~てしまう → ~ちゃう
~でしまう → ~じゃう
~てしまう → ~ちまう
~でしまう → ~じまう

しまう is a verb that isn't taught nearly early enough in most Japanese textbooks, in my opinion. It's common to the point of absurdity in manga dialogue: You won't find a single fight, sex scene, or impassioned speech that doesn't use this at least once, frequently in its contracted form. Especially common when telling other people to die.

~なければ → ~なきゃ

When manga characters are speaking colloquially (so most of the time), you are likely to get ~なきゃ in place of ~なければいけない. ("If I don't do __, it won't do." In other words, "I must do ___.") Yes, the entire 'ikenai' part is usually dropped, making this even more confusing for a beginner. The same thing happens with では and ては forms: If you see a manga character saying something like "しちゃ…", it usually means "I must not ___" (~してはいけない). (なくてはいけない becomes なくちゃ, "Must ___".)

Damn you, n!
ない → ん
の → ん
る → ん
ら → ん

Pesky ん! It's used in several totally different contractions that mean opposite or unrelated things. Thus, じゃない often becomes じゃん, but 何をやってるの can become 何をやってんの, and 知らない can become しんない. For a beginner, my advice is to just remember that ん doesn't always indicate negatives. The rest of the sentence and the context should give you a better idea of which contraction you're looking at. I've seen this more in teenage guy speech in manga, but it could turn up anywhere.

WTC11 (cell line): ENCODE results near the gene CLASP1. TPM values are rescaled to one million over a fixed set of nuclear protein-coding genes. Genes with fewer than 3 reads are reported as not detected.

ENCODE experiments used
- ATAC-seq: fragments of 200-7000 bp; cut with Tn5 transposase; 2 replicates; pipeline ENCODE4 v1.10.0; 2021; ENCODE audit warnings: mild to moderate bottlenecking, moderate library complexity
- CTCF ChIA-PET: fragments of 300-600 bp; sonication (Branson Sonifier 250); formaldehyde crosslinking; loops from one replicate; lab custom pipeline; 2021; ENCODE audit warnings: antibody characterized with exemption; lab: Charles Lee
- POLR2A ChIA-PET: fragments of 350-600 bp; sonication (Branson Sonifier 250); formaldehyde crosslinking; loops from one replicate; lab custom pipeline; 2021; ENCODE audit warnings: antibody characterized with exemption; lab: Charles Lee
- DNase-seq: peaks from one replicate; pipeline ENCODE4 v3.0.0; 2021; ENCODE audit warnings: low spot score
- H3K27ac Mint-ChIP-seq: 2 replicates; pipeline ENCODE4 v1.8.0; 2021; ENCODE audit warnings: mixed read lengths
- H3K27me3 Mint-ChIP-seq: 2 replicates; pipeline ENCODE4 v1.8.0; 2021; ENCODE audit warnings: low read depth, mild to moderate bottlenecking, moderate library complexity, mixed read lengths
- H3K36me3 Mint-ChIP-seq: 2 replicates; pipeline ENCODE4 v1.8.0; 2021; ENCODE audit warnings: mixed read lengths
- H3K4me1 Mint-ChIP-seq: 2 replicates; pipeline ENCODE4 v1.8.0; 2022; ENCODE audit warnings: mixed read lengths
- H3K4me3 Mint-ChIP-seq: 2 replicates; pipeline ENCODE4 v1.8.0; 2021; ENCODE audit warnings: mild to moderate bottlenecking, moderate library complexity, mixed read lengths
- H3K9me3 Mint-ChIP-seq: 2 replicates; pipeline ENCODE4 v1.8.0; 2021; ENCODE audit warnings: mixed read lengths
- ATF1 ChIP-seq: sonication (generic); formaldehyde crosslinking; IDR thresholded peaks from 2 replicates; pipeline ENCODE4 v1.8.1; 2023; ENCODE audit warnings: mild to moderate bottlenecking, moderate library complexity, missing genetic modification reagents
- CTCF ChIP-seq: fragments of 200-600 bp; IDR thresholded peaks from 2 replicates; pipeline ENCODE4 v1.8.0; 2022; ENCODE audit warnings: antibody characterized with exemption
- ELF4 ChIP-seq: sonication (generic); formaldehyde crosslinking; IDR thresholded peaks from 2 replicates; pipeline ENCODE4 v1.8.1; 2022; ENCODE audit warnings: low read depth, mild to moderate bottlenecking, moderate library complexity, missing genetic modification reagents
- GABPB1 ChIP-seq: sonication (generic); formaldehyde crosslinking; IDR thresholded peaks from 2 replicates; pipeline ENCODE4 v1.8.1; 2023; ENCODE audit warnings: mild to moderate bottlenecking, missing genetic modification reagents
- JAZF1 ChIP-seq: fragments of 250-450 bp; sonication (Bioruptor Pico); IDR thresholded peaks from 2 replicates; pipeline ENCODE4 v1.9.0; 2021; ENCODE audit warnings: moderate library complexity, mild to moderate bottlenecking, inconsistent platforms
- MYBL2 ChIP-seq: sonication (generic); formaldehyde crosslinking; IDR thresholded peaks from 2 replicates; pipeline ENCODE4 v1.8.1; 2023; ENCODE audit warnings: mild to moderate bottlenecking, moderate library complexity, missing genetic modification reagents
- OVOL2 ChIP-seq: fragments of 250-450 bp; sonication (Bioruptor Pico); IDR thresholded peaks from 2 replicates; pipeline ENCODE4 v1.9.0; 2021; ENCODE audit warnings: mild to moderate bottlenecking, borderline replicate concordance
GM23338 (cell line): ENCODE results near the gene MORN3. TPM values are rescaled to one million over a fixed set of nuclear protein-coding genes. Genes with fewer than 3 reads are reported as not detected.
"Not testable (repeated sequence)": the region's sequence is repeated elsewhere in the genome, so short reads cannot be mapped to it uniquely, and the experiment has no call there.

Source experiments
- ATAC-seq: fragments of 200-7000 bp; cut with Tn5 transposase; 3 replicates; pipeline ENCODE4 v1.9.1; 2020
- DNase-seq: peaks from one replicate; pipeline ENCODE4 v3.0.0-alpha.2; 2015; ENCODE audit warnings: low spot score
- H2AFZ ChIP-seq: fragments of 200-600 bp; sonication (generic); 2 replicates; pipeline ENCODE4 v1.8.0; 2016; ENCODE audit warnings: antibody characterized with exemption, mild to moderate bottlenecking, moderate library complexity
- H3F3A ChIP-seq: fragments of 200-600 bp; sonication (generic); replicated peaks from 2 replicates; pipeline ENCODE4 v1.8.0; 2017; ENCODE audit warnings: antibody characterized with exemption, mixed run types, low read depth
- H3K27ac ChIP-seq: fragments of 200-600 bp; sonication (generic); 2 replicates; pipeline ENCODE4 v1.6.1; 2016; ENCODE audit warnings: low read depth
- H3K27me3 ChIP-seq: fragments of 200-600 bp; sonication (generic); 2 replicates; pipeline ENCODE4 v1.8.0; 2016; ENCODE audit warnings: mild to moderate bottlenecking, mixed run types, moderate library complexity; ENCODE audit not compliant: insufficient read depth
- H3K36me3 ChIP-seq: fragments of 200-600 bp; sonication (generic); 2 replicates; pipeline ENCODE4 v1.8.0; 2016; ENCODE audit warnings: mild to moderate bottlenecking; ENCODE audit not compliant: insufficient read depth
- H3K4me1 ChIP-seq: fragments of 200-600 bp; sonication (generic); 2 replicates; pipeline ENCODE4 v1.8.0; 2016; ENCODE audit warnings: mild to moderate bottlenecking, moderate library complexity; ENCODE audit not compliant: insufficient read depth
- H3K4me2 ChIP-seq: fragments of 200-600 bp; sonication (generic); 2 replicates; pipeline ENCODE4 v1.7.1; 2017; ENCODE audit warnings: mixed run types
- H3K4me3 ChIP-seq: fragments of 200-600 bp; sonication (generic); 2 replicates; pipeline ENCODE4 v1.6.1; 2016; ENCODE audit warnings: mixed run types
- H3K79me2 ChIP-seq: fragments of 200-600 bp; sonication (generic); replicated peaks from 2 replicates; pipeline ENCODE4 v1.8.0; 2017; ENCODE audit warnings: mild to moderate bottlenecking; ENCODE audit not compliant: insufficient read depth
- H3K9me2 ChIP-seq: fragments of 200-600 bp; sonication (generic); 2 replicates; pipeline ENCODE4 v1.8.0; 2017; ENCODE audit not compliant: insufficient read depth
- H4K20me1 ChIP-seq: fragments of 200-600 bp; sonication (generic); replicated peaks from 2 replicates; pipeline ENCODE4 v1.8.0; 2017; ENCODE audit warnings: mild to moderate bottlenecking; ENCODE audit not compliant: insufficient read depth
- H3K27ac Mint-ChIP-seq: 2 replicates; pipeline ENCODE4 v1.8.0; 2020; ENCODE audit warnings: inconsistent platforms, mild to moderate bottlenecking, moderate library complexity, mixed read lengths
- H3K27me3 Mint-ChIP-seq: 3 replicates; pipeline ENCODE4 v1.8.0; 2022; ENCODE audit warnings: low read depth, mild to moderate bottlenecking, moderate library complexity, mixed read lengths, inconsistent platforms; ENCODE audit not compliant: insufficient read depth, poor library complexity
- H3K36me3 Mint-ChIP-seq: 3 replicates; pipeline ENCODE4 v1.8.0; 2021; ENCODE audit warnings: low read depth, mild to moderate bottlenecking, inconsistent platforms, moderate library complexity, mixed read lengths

to iu
という → って
という → て
という → とゆう
といえば → ってば

'という' (to say) gets contracted or pronounced colloquially in all kinds of wacky ways. This is where the so-called word 'datteba' comes from. This is overwhelmingly common in all types of manga for all types of characters in all types of situations.

です → っす